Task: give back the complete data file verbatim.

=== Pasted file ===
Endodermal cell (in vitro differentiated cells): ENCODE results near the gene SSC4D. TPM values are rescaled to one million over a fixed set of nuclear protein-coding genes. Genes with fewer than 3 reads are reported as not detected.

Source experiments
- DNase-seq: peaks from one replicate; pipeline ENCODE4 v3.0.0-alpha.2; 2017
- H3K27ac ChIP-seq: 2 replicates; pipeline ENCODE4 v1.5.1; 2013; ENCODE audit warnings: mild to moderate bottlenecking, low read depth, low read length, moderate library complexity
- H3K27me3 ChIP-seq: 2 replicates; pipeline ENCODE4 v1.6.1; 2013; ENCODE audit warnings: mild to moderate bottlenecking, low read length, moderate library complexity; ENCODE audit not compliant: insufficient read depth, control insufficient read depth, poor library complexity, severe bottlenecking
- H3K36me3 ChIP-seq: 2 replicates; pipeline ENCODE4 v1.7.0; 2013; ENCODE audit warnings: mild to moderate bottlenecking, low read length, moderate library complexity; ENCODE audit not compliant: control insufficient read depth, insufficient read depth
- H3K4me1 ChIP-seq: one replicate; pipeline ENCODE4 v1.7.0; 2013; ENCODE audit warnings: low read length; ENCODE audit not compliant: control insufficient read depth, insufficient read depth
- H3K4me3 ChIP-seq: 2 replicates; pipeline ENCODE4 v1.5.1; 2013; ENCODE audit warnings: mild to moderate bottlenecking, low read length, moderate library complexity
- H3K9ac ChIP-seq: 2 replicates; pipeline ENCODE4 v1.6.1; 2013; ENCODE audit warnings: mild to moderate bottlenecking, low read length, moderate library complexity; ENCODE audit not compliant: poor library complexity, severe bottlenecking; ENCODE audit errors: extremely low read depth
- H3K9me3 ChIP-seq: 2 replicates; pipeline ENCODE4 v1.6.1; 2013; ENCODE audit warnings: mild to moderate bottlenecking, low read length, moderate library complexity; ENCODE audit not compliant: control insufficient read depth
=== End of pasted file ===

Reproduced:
Endodermal cell (in vitro differentiated cells): ENCODE results near the gene SSC4D. TPM values are rescaled to one million over a fixed set of nuclear protein-coding genes. Genes with fewer than 3 reads are reported as not detected.

Source experiments
- DNase-seq: peaks from one replicate; pipeline ENCODE4 v3.0.0-alpha.2; 2017
- H3K27ac ChIP-seq: 2 replicates; pipeline ENCODE4 v1.5.1; 2013; ENCODE audit warnings: mild to moderate bottlenecking, low read depth, low read length, moderate library complexity
- H3K27me3 ChIP-seq: 2 replicates; pipeline ENCODE4 v1.6.1; 2013; ENCODE audit warnings: mild to moderate bottlenecking, low read length, moderate library complexity; ENCODE audit not compliant: insufficient read depth, control insufficient read depth, poor library complexity, severe bottlenecking
- H3K36me3 ChIP-seq: 2 replicates; pipeline ENCODE4 v1.7.0; 2013; ENCODE audit warnings: mild to moderate bottlenecking, low read length, moderate library complexity; ENCODE audit not compliant: control insufficient read depth, insufficient read depth
- H3K4me1 ChIP-seq: one replicate; pipeline ENCODE4 v1.7.0; 2013; ENCODE audit warnings: low read length; ENCODE audit not compliant: control insufficient read depth, insufficient read depth
- H3K4me3 ChIP-seq: 2 replicates; pipeline ENCODE4 v1.5.1; 2013; ENCODE audit warnings: mild to moderate bottlenecking, low read length, moderate library complexity
- H3K9ac ChIP-seq: 2 replicates; pipeline ENCODE4 v1.6.1; 2013; ENCODE audit warnings: mild to moderate bottlenecking, low read length, moderate library complexity; ENCODE audit not compliant: poor library complexity, severe bottlenecking; ENCODE audit errors: extremely low read depth
- H3K9me3 ChIP-seq: 2 replicates; pipeline ENCODE4 v1.6.1; 2013; ENCODE audit warnings: mild to moderate bottlenecking, low read length, moderate library complexity; ENCODE audit not compliant: control insufficient read depth